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This turned out even more interesting that I was expecting. Just eyeballing it, it looks like it's more likely ( for the dogs referenced in this thread) for the dog to work for another handler and matters of nature/nurture come in too--though probably anyone's guess as to how much for each.

 

I had a surprising experience yesterday--my younger dog, Kyzer, is being trained by someone else to run in agility and handled by me on sheep. He has traditionally not liked working for someone other than me on sheep and has been fine working for his agility handler. We had a nasty fight between two of our dogs about a month ago and since then, Kyzer will not work for the agility trainer if the slightest thing goes wrong (a dropped bar and he leaves the ring). This is also the kind of thing he's typically done when someone else tried to work him on sheep. However, yesterday when we were with the sheep, he worked really well for the person we train with (who was showing me something and so she took the wheel, so to speak)--I feel fairly certain it was because she made sense to him as compared to what I was doing--which no doubt came across to him as white noise dunked in molasses.

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Hey Becca, isn't Cord related to Solo?

 

Solo will work for anyone, which is striking since he trusts pretty much no one in civilian life, and is definitely My Dog, but he's way better for men than he is for women (which includes me). He's very hard-headed and needs to be a little intimidated by the handler to be kept in check, and he's generally afraid of men, or at least that's my story. However, once a man has worked Solo, that guy is on Solo's OK list. Becca's worked Solo though, and he was good for her, and she's definitely not a dude, so...

 

Fly will work for anyone although she'll spend some time looking back at me at first. Fly is a mama's girl. She tends to work with more gusto for people who are better handlers than I am. Off sheep however she acts like I am the only human who exists on the planet, which made trying to do flyball with her kinda interesting.

 

Jett looks like she's going to be a "work for anyone" kinda dog. She's also very affectionate to new people once she has about 10-15 minutes to warm up to them.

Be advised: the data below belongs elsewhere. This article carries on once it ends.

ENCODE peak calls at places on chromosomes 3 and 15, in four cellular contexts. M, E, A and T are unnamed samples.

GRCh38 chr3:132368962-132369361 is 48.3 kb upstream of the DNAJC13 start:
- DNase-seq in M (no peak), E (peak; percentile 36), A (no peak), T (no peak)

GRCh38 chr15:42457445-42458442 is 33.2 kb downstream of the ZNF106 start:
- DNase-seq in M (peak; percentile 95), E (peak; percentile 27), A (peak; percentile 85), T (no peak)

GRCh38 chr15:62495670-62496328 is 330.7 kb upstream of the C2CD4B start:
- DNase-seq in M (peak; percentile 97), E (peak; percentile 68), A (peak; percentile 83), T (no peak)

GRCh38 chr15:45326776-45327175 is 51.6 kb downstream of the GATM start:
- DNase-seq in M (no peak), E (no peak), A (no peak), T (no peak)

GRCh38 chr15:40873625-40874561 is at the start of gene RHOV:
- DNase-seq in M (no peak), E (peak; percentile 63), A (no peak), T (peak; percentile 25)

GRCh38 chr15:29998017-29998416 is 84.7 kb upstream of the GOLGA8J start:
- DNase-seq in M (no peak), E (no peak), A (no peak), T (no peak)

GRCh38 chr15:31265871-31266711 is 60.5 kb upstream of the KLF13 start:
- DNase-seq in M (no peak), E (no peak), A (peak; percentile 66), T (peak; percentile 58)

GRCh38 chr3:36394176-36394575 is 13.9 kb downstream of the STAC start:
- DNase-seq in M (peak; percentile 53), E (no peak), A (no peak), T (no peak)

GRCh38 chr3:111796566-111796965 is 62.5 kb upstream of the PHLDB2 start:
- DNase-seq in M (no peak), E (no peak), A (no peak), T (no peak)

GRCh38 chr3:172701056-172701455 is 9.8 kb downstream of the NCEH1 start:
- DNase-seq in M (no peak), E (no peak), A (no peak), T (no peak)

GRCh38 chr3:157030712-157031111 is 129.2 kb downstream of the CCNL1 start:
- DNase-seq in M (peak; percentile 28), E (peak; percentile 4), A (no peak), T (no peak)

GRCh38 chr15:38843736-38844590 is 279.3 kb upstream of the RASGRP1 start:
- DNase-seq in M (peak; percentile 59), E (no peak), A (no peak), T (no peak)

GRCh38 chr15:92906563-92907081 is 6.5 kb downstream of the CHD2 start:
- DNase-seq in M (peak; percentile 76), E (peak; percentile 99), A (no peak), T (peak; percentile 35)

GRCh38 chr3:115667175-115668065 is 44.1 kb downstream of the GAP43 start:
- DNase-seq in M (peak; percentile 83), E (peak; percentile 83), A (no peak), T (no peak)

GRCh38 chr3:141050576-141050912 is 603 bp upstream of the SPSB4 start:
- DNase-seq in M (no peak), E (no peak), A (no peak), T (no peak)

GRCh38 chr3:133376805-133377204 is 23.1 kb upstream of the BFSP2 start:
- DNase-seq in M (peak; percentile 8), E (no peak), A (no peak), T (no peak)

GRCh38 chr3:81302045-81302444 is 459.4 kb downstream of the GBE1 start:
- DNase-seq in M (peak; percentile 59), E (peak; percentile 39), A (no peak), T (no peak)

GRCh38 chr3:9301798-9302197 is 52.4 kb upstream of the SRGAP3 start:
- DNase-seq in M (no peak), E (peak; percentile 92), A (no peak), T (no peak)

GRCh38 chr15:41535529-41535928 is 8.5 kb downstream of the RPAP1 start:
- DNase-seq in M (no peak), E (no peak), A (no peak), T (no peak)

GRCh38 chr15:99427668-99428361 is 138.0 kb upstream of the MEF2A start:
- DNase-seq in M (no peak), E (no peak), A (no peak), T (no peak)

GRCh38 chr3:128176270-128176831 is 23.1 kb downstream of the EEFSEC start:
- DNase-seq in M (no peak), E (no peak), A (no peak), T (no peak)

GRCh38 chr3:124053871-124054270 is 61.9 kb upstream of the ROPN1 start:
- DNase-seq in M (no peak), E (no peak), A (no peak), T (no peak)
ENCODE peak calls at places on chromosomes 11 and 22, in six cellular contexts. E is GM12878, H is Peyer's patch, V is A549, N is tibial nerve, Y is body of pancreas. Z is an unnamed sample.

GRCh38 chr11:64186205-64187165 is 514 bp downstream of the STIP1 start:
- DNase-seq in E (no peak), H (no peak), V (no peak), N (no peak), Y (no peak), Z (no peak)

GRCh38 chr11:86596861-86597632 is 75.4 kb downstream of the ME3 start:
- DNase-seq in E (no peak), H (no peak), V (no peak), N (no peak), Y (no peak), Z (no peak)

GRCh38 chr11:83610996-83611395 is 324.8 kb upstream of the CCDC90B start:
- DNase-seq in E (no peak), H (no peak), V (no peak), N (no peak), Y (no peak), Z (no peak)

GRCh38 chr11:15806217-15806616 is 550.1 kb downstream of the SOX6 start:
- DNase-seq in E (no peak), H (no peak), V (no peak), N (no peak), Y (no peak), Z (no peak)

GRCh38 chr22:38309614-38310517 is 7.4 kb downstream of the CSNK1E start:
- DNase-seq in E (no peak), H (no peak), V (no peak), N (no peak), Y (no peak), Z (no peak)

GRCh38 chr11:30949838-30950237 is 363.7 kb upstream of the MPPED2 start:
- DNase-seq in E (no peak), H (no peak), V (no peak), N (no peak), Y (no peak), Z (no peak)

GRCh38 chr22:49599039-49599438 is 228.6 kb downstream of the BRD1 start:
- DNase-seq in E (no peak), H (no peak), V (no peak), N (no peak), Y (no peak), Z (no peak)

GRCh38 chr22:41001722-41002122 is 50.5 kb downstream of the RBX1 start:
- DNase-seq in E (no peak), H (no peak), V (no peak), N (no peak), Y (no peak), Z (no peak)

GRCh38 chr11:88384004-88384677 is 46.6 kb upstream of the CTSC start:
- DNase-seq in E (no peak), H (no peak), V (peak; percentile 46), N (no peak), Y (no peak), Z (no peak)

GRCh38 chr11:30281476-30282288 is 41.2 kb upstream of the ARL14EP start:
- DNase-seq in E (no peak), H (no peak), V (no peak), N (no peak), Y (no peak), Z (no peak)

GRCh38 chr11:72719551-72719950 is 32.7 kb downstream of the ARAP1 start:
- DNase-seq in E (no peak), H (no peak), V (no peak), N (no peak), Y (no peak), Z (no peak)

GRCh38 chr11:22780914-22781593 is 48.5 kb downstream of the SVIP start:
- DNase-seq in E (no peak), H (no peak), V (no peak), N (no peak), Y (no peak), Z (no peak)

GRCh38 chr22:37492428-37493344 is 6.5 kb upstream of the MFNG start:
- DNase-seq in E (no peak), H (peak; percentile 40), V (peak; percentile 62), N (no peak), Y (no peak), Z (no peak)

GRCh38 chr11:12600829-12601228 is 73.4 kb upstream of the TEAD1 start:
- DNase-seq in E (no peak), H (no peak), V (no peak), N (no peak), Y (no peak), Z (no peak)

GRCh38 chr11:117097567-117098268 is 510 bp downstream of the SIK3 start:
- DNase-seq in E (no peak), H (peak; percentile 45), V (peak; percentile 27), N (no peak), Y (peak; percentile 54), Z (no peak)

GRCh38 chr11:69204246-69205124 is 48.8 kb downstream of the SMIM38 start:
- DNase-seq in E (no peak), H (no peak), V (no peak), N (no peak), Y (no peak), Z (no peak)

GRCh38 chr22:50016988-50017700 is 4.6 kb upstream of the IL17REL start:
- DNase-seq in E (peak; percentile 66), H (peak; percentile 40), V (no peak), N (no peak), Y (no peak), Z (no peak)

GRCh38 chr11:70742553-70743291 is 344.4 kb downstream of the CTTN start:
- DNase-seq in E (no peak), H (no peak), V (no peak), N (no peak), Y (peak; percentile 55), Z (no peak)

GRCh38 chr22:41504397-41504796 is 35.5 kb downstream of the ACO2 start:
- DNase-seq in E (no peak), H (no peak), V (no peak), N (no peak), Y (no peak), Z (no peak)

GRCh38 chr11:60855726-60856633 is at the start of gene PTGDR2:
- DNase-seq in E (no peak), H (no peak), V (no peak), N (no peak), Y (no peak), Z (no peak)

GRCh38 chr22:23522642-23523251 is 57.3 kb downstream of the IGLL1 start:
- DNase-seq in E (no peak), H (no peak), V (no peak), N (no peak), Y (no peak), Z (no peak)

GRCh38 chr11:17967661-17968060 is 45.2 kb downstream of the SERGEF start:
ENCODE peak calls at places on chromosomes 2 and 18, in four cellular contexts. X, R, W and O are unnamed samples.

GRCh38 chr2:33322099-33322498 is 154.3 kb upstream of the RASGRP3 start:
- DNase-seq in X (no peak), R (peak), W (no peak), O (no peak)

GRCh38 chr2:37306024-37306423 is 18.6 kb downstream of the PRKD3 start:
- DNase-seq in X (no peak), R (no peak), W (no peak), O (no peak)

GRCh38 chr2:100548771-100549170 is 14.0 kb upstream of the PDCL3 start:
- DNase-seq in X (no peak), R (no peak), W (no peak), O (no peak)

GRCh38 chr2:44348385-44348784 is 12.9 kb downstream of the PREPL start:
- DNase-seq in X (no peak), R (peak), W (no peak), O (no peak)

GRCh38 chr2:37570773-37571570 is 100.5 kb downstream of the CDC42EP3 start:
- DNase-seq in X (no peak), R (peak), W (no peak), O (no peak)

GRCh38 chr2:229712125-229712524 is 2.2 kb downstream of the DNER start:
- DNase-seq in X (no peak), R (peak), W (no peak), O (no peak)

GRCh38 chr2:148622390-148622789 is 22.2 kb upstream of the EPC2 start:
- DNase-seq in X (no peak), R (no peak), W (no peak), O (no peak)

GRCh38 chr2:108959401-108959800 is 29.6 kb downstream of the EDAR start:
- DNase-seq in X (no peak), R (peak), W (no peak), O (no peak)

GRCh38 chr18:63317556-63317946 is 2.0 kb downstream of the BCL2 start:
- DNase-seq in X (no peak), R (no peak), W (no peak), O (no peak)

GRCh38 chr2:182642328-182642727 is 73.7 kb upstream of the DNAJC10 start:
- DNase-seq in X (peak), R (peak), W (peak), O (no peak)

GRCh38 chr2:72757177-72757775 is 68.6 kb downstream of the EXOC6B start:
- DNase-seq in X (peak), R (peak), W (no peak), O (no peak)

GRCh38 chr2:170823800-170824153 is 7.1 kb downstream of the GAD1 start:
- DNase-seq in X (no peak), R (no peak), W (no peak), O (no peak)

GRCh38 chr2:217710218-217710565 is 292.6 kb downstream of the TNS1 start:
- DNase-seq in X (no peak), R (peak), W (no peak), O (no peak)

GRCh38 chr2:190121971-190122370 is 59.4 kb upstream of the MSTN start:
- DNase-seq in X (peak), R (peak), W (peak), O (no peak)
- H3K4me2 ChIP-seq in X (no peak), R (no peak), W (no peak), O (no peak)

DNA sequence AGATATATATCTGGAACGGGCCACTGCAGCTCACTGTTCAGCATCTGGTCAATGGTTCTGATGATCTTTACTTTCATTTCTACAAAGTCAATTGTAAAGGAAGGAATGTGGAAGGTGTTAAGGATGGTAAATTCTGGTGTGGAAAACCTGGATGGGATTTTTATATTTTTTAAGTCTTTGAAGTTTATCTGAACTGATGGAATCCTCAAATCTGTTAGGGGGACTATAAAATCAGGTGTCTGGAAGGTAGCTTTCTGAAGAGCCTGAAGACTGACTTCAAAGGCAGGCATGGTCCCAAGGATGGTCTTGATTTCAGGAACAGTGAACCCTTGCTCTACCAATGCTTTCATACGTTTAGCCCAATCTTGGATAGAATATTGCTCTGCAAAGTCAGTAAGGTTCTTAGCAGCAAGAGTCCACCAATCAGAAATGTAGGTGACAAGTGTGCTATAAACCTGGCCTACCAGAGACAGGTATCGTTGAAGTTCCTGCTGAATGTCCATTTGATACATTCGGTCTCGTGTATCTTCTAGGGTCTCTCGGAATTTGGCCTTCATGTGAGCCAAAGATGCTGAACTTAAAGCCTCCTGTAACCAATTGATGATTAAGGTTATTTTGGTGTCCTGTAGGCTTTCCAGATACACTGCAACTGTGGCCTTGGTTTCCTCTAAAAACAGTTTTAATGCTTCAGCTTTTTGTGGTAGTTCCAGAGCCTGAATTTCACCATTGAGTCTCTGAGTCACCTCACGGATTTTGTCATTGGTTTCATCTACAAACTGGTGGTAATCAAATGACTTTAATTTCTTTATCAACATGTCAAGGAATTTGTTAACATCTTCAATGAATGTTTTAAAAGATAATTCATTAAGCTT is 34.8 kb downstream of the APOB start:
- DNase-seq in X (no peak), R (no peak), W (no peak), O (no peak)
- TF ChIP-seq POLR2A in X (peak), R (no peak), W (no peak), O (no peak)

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Two of our dogs work well for just about any handler and two of them are disinclined to work for anyone but us. This has made me wonder how many people have dogs who will work for a different handler (not in the context of moving to a new house and the new handler becoming the dog's handler--more in a "one-off" type context). Do you think not working for other handlers is more common?

 

Binx is a total sheep s#@t and will work for anyone that leads him to sheep....that is quite fortunate for me since I am so green. This allows me to have people that know what they're doing help my dog! :rolleyes:

 

I do have a couple of friends with a "one person dog"; those dogs will only work for their person/handler....I'd be in big trouble!

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Mac, my first Border Collie would only work for me, with one exception. He would work for one other person if I wasn't there. My wife tried to work him once. He went the opposite direction for flank commands.Usually, when someone else tried, he would just walk to the fence, jump it and go lay down to watch.

Jim would work for anybody, even people out of the audience. I would give them signs that said away and come by and told them when he got to the other side to cross their hands. He would do open trial work for an open handler.

Most of the others would work for most anyone.

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Since I'm a real newbie at handling my own dogs, they were all started by a experienced Border Collie trainer. Sue was great with them and they loved working for her. We have taken them to the club's practice days and our Sam absolutely loved the man who worked him several months ago in his round pen. Keesha was a bit nervous of the big stick but came back to work sheep with him. My Alfie was trialed by Sue and did very well with her. She is a soft Aussie and the others are somewhere in between (Sam is a very head strong guy with me but great with Ken). I have to learn to be more firm with them and let them know I'm in the picture. Is it good for the dogs to work with others? I personally think so but being a real newbie not sure if that is the correct answer (if there is such a thing). Thanks. Narita